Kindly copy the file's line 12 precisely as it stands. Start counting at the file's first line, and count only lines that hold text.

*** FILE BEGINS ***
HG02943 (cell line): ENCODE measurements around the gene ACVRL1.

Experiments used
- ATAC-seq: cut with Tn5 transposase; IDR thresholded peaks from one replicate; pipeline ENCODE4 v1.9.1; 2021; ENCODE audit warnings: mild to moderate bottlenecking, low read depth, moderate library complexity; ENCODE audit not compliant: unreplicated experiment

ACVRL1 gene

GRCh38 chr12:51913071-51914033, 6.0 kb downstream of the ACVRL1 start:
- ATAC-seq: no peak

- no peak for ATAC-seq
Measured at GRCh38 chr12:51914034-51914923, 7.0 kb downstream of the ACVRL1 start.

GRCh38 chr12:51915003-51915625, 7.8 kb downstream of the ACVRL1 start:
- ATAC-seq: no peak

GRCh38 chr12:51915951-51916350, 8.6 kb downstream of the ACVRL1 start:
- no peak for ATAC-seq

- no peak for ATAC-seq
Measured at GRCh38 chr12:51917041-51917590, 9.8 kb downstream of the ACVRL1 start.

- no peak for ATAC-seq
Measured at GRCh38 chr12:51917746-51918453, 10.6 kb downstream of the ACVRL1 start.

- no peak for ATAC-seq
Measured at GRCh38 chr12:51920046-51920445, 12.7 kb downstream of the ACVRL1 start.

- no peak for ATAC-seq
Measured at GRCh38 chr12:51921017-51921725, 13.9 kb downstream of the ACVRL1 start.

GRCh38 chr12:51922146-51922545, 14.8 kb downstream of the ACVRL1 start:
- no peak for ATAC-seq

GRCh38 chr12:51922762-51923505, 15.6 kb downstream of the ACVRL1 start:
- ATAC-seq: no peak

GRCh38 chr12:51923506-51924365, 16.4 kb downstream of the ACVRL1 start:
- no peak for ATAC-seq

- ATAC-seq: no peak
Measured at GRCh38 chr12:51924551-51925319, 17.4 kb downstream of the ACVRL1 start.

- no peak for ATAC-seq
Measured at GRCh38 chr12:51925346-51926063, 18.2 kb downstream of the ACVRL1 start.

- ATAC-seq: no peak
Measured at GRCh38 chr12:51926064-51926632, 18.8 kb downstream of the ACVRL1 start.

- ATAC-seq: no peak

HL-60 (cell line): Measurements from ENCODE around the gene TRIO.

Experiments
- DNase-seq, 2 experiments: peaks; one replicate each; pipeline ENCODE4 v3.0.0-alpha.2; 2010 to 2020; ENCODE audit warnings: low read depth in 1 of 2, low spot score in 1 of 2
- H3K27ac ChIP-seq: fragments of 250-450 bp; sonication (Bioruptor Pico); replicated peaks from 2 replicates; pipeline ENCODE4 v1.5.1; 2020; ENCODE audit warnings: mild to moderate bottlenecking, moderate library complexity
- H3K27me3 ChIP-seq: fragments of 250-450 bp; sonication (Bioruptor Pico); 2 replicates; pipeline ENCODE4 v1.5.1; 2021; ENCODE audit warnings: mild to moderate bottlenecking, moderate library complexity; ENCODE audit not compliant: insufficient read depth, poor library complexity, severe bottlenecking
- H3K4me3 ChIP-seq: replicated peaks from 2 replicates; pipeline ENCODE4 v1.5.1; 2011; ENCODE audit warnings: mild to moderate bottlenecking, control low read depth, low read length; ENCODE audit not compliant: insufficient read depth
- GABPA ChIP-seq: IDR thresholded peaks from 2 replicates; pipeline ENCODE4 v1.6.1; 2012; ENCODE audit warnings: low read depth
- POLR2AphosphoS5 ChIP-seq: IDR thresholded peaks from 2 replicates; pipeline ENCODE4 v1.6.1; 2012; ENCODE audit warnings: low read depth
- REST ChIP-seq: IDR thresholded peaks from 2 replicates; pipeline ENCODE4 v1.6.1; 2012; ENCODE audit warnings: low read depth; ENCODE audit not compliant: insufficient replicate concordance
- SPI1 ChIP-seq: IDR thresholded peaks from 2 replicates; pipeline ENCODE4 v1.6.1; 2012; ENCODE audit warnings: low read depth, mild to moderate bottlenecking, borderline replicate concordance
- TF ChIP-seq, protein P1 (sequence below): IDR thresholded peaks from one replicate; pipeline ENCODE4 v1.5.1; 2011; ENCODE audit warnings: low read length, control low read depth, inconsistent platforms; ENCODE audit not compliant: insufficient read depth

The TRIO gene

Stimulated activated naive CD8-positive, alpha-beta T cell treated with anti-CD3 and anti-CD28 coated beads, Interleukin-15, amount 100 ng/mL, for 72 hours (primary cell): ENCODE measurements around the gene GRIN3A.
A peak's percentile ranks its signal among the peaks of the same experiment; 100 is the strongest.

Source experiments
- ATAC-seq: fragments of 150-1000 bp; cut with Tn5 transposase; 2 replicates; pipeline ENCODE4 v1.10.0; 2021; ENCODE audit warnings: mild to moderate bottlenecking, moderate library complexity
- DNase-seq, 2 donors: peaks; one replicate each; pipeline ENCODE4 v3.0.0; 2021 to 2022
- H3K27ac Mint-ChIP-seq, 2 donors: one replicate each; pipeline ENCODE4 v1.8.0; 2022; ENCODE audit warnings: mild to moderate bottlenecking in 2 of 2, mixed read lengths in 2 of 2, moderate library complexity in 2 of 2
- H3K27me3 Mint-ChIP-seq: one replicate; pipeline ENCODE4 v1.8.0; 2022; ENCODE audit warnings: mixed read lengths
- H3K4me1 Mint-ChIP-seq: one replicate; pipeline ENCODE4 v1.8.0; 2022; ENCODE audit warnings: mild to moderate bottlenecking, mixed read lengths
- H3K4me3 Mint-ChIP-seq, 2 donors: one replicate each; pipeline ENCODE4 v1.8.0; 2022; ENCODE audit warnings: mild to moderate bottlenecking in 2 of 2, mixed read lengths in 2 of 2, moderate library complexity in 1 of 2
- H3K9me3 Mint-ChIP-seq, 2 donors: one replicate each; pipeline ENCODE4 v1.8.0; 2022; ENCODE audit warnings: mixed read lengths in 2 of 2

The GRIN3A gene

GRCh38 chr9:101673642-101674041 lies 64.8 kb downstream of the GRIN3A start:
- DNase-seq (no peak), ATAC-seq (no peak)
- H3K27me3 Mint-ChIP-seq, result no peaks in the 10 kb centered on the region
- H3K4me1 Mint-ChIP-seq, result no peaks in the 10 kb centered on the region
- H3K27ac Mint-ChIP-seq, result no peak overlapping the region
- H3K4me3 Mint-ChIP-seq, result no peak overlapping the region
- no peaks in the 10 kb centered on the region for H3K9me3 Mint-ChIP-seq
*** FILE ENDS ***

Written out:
- no peak for ATAC-seq